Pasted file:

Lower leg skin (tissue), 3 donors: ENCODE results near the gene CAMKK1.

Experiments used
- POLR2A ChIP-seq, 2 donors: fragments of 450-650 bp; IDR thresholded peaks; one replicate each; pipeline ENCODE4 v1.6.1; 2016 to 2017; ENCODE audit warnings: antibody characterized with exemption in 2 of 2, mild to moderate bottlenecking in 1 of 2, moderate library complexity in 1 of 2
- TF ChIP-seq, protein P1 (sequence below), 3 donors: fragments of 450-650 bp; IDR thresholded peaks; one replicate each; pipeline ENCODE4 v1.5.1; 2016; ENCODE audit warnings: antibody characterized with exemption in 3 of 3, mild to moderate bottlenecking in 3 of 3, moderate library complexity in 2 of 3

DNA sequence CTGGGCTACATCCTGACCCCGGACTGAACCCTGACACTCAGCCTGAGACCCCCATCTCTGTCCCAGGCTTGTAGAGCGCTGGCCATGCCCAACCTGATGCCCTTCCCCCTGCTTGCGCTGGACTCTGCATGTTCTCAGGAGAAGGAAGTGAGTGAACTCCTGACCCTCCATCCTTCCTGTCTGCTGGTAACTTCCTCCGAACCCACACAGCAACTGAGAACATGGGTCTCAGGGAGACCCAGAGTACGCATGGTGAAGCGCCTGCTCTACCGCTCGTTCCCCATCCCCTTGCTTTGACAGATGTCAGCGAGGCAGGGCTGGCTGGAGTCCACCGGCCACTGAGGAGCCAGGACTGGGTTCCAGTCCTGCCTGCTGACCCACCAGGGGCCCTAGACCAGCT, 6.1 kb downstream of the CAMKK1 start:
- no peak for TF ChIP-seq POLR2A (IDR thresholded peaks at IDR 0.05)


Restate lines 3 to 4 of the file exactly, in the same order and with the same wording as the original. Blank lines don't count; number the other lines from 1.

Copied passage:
- POLR2A ChIP-seq, 2 donors: fragments of 450-650 bp; IDR thresholded peaks; one replicate each; pipeline ENCODE4 v1.6.1; 2016 to 2017; ENCODE audit warnings: antibody characterized with exemption in 2 of 2, mild to moderate bottlenecking in 1 of 2, moderate library complexity in 1 of 2
- TF ChIP-seq, protein P1 (sequence below), 3 donors: fragments of 450-650 bp; IDR thresholded peaks; one replicate each; pipeline ENCODE4 v1.5.1; 2016; ENCODE audit warnings: antibody characterized with exemption in 3 of 3, mild to moderate bottlenecking in 3 of 3, moderate library complexity in 2 of 3